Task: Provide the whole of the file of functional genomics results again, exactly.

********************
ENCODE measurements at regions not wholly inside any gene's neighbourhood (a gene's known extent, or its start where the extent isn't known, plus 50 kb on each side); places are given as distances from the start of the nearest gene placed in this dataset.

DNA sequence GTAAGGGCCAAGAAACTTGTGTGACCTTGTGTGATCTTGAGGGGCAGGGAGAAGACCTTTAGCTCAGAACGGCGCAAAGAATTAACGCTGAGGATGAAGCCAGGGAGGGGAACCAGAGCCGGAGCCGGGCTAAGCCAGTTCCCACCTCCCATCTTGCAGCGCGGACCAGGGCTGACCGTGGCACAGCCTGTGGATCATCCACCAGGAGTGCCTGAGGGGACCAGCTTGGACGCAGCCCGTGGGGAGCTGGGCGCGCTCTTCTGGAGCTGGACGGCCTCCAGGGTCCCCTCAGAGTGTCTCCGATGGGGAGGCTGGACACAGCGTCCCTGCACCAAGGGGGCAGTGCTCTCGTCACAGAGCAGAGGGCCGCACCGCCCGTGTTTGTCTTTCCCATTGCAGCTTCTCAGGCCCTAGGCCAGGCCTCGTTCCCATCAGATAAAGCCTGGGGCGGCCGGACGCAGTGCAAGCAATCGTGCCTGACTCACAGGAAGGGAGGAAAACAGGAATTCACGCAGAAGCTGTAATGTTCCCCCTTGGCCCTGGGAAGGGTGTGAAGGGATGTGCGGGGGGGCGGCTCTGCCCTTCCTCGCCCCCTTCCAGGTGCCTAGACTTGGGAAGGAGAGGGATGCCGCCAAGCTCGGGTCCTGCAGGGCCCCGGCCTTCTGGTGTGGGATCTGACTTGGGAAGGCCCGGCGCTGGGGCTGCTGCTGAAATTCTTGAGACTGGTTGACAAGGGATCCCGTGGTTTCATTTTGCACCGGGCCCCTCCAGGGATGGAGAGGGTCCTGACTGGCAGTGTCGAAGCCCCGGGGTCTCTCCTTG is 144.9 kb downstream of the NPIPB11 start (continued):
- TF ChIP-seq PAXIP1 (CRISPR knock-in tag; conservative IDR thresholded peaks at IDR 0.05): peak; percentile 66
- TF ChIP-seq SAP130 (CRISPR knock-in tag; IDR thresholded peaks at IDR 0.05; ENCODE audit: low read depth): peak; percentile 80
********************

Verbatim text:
ENCODE measurements at regions not wholly inside any gene's neighbourhood (a gene's known extent, or its start where the extent isn't known, plus 50 kb on each side); places are given as distances from the start of the nearest gene placed in this dataset.

DNA sequence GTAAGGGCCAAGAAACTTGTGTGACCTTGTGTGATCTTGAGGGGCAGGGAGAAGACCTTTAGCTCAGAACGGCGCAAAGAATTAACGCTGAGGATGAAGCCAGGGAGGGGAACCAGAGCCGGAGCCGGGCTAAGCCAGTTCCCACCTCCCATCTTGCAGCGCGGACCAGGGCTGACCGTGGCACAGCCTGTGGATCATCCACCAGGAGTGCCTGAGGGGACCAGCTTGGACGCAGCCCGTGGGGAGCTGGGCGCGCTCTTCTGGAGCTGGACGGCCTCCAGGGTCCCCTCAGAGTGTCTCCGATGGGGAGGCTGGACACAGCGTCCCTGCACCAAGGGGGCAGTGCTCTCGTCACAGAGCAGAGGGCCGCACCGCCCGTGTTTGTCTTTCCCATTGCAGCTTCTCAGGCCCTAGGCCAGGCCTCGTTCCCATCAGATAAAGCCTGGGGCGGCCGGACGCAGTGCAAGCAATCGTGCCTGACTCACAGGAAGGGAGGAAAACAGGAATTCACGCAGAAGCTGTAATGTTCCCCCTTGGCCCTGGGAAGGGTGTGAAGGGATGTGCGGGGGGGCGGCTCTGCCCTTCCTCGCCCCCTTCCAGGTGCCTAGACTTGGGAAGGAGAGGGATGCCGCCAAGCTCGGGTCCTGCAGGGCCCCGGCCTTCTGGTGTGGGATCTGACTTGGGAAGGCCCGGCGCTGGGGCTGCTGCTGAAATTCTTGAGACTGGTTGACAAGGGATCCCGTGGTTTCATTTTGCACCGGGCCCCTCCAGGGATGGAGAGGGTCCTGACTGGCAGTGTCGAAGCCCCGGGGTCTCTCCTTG is 144.9 kb downstream of the NPIPB11 start (continued):
- TF ChIP-seq PAXIP1 (CRISPR knock-in tag; conservative IDR thresholded peaks at IDR 0.05): peak; percentile 66
- TF ChIP-seq SAP130 (CRISPR knock-in tag; IDR thresholded peaks at IDR 0.05; ENCODE audit: low read depth): peak; percentile 80